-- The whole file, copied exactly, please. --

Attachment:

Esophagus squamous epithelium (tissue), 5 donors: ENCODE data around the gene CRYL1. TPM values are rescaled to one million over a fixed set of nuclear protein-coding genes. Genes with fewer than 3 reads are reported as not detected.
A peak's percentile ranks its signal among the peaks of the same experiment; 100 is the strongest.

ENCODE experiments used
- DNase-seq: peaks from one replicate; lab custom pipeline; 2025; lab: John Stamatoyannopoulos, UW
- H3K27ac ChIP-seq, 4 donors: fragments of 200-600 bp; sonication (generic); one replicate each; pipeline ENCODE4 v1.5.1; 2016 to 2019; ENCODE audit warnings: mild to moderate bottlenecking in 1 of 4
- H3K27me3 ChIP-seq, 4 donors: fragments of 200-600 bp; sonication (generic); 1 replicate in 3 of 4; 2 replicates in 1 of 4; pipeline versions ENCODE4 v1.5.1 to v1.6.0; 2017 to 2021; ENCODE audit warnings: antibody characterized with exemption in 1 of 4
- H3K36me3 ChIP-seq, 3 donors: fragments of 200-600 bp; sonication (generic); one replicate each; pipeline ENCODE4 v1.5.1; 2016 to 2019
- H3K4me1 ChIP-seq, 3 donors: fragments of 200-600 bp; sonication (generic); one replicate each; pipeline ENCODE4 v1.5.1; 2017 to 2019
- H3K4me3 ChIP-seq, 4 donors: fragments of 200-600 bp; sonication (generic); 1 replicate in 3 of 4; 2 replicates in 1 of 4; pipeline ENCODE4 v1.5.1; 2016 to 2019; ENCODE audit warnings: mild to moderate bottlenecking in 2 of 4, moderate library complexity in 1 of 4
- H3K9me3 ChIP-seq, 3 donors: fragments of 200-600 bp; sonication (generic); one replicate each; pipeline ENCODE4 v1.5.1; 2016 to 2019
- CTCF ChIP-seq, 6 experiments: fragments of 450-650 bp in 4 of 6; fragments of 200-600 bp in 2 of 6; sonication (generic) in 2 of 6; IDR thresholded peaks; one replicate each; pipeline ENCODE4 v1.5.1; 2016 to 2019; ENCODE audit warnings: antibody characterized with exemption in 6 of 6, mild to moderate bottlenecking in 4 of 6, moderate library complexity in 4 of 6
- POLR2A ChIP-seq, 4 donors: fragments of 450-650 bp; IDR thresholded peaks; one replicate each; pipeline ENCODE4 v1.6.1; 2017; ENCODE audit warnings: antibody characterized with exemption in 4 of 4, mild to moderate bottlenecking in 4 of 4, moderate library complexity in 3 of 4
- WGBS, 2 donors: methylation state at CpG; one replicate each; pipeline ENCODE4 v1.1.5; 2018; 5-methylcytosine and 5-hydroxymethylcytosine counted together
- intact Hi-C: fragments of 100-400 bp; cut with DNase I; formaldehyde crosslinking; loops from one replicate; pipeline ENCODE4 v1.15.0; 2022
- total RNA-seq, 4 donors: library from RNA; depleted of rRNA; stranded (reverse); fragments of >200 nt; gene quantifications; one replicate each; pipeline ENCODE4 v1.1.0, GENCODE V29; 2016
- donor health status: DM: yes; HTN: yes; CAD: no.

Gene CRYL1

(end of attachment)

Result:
Esophagus squamous epithelium (tissue), 5 donors: ENCODE data around the gene CRYL1. TPM values are rescaled to one million over a fixed set of nuclear protein-coding genes. Genes with fewer than 3 reads are reported as not detected.
A peak's percentile ranks its signal among the peaks of the same experiment; 100 is the strongest.

ENCODE experiments used
- DNase-seq: peaks from one replicate; lab custom pipeline; 2025; lab: John Stamatoyannopoulos, UW
- H3K27ac ChIP-seq, 4 donors: fragments of 200-600 bp; sonication (generic); one replicate each; pipeline ENCODE4 v1.5.1; 2016 to 2019; ENCODE audit warnings: mild to moderate bottlenecking in 1 of 4
- H3K27me3 ChIP-seq, 4 donors: fragments of 200-600 bp; sonication (generic); 1 replicate in 3 of 4; 2 replicates in 1 of 4; pipeline versions ENCODE4 v1.5.1 to v1.6.0; 2017 to 2021; ENCODE audit warnings: antibody characterized with exemption in 1 of 4
- H3K36me3 ChIP-seq, 3 donors: fragments of 200-600 bp; sonication (generic); one replicate each; pipeline ENCODE4 v1.5.1; 2016 to 2019
- H3K4me1 ChIP-seq, 3 donors: fragments of 200-600 bp; sonication (generic); one replicate each; pipeline ENCODE4 v1.5.1; 2017 to 2019
- H3K4me3 ChIP-seq, 4 donors: fragments of 200-600 bp; sonication (generic); 1 replicate in 3 of 4; 2 replicates in 1 of 4; pipeline ENCODE4 v1.5.1; 2016 to 2019; ENCODE audit warnings: mild to moderate bottlenecking in 2 of 4, moderate library complexity in 1 of 4
- H3K9me3 ChIP-seq, 3 donors: fragments of 200-600 bp; sonication (generic); one replicate each; pipeline ENCODE4 v1.5.1; 2016 to 2019
- CTCF ChIP-seq, 6 experiments: fragments of 450-650 bp in 4 of 6; fragments of 200-600 bp in 2 of 6; sonication (generic) in 2 of 6; IDR thresholded peaks; one replicate each; pipeline ENCODE4 v1.5.1; 2016 to 2019; ENCODE audit warnings: antibody characterized with exemption in 6 of 6, mild to moderate bottlenecking in 4 of 6, moderate library complexity in 4 of 6
- POLR2A ChIP-seq, 4 donors: fragments of 450-650 bp; IDR thresholded peaks; one replicate each; pipeline ENCODE4 v1.6.1; 2017; ENCODE audit warnings: antibody characterized with exemption in 4 of 4, mild to moderate bottlenecking in 4 of 4, moderate library complexity in 3 of 4
- WGBS, 2 donors: methylation state at CpG; one replicate each; pipeline ENCODE4 v1.1.5; 2018; 5-methylcytosine and 5-hydroxymethylcytosine counted together
- intact Hi-C: fragments of 100-400 bp; cut with DNase I; formaldehyde crosslinking; loops from one replicate; pipeline ENCODE4 v1.15.0; 2022
- total RNA-seq, 4 donors: library from RNA; depleted of rRNA; stranded (reverse); fragments of >200 nt; gene quantifications; one replicate each; pipeline ENCODE4 v1.1.0, GENCODE V29; 2016
- donor health status: DM: yes; HTN: yes; CAD: no.

Gene CRYL1